Oak Court Mall owner could file for bankruptcy, agency says
The real estate investor who owns Oak Court Shopping Center in Memphis could file for bankruptcy next year, according to a rating agency.
The East Memphis Mall, home to Macy’s and Dillard’s department stores, has been a Poplar Corridor landmark since it opened in 1988 and would most likely remain in business if the owner proceeded with a bankruptcy reorganization, analysts said. retail.
The owner, Washington Prime Group Inc. of Columbus, Ohio, owes payments on debt accumulated to buy 110 malls, including Oak Court, in a single transaction in 2017. Company officials did not respond to questions about the mall or the business.
Oak Court officials did not respond to questions about the property’s future plans.
Hammered in the past year as malls struggled and 30 major retail chains declared bankruptcy amid the pandemic, Washington Prime lost $ 133.9 million in the first nine months of 2020 and missed an interest payment on February 15 to lenders.
Fitch Ratings, a New York-based credit agency, announced on February 17 that it expected “the deterioration in the Ohio company’s operating performance will require a debt swap or bankruptcy before the deadline. its credit facility in December 2022 “.
The maturity of the credit facility refers to maturing loans. Fitch analysts said they didn’t expect Washington Prime to liquidate – the mass sale of shopping malls – to pay off debts.
“I don’t know if they go bankrupt or if they can get a prepackaged deal,” said retail industry analyst Jan Kniffen, referring to a possible deal to reduce debt payments. “Who knows what they can do? They were clearly in trouble before COVID. They didn’t have the strongest malls.
Kniffen, director of J. Rogers Kniffen Worldwide Enterprises LLC in Greenwich, Connecticut, said Oak Court appears to be one of the best performing shopping centers in the Ohio company. Oak Court could continue with its current strategy even if creditors restructure Washington Prime.
Oak Court has already lost chain stores
Even before the pandemic, chain stores were struggling. Oak Court has lost major clothing retailers including The Gap and Joseph A. Banks. Managers have found new retailers to come in and take up most of the empty space. Rather than well-known national chains filling the mall, Oak Court retailers include lesser-known brands such as Girl Next Door of Rocky River, Ohio, and local entrepreneurs such as Love Factory lingerie boutique, Sharon’s Platinum Stylz hairstyle and Love Krush beauty bar. .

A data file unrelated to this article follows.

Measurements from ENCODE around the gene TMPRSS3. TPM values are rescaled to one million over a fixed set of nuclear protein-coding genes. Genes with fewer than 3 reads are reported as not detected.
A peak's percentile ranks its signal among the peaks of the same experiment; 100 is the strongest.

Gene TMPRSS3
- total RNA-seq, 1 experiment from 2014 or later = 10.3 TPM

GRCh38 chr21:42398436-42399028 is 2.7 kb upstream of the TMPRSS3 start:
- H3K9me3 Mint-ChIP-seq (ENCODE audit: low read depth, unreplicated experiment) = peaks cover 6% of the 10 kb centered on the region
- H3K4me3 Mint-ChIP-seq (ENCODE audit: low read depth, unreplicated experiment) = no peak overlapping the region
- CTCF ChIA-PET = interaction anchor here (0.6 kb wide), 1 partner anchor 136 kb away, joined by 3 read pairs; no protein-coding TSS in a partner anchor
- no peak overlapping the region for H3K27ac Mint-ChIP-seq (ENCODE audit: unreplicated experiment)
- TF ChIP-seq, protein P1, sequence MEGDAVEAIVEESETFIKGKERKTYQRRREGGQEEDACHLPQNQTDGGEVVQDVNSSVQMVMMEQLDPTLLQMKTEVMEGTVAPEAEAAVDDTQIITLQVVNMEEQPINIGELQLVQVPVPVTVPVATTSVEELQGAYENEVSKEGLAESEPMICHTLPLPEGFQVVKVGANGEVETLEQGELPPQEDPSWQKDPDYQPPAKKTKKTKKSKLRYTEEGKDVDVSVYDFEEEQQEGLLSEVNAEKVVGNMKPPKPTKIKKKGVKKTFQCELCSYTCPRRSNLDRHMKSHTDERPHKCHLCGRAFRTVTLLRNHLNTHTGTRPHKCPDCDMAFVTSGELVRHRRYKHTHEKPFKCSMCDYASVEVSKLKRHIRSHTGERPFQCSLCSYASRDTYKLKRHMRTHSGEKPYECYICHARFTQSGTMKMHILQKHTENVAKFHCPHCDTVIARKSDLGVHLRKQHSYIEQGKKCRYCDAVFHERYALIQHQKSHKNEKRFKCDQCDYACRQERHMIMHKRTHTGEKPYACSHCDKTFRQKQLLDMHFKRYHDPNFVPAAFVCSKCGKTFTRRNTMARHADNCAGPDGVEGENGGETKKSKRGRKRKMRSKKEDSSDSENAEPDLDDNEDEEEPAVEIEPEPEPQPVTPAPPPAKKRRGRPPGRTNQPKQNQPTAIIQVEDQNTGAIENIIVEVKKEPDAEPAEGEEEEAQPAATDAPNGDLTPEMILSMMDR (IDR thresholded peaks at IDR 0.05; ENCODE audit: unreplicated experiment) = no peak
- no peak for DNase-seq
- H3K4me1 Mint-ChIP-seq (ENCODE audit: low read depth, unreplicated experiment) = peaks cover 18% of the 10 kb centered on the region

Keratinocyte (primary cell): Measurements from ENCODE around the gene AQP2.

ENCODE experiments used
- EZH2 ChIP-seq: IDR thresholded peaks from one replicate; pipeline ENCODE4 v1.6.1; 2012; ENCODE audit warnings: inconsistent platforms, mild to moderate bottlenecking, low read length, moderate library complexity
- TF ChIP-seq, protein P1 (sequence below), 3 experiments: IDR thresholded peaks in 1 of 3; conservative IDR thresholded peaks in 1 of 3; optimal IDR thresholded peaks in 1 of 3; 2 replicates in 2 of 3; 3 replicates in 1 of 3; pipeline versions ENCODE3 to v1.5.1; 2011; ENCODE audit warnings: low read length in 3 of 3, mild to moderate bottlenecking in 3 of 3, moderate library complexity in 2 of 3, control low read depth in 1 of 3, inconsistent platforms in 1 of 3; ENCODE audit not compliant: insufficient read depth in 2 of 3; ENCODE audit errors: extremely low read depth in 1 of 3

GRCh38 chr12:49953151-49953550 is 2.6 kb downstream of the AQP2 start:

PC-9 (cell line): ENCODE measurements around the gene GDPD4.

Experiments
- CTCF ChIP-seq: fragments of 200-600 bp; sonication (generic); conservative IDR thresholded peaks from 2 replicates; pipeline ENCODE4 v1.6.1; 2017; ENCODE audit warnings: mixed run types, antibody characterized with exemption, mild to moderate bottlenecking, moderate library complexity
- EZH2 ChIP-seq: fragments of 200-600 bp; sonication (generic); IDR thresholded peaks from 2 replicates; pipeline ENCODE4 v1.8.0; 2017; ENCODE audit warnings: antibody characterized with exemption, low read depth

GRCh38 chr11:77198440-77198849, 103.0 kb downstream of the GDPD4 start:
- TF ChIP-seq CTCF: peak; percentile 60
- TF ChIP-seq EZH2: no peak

“This trend will accelerate,” Kniffen said, referring to the integration of more local entrepreneurs. “Retail chains have closed left and right. Now malls are looking to fill the space. You will see more open premises and more pop-up shops. Shopping centers are going to take risks (on retailers) that they never had to take before.
One of Oak Court’s biggest vacancies right now is Dillard’s former standalone menswear department. Retailer Little Rock has consolidated the men’s boutique into its main store at the west end of the mall. Dillard officials did not respond to questions about the property’s future plans.
What’s next for Washington Prime?
Washington Prime, whose only Memphis-area mall is Oak Court, recently announced that it had brought in advisers to help it figure out what to do. The advisers are Chicago law firm Kirkland & Ellis LLP and New York investment banker Guggenheim Securities LLC.
Analysts say a debt swap deal could result in a new round of loans to pay off current debts. Or the business could reorganize under bankruptcy laws. This could restructure debts to reduce loan repayments and could also give control to the major creditors of the Ohio company. If creditors took over, it’s unclear who would run Oak Court.
Financial strain dates back to Washington Prime’s purchase of 110 underperforming malls created by rival Simon Property Group of Indianapolis, the country’s largest mall operator. At the time, Washington Prime was a three-year real estate investment trust led by Louis Conforti, former head of global strategy at Colony Capital LLC, a Los Angeles-area real estate investor led by Thomas Barrack, who would lead the former President Donald. Trump’s inaugural committee in 2016.
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Washington Prime, with malls located across the country, saw its revenue drop in the first nine months of 2020 to $ 375 million, down 24% from the same months of 2019. So same As the pandemic was cutting retail sales, Conforti assured lenders and shareholders of the company’s financial strength, noting that it owned considerable real estate and had collected 87% of all rents owed by retailers in the third trimester.
Traders have always sensed a possible bankruptcy, which wipes out the entire value of a stock, and lowers the company’s stock price. The New York Stock Exchange warned that Washington Prime would be delisted if the price was less than $ 1 per share.
The company achieved a 1-for-9 reverse split at the end of last year, which helped push the stock price up to $ 13.65 per share in early February, but the price has since followed a downward trend. On Wednesday, the stock was trading at around $ 6.30 per share.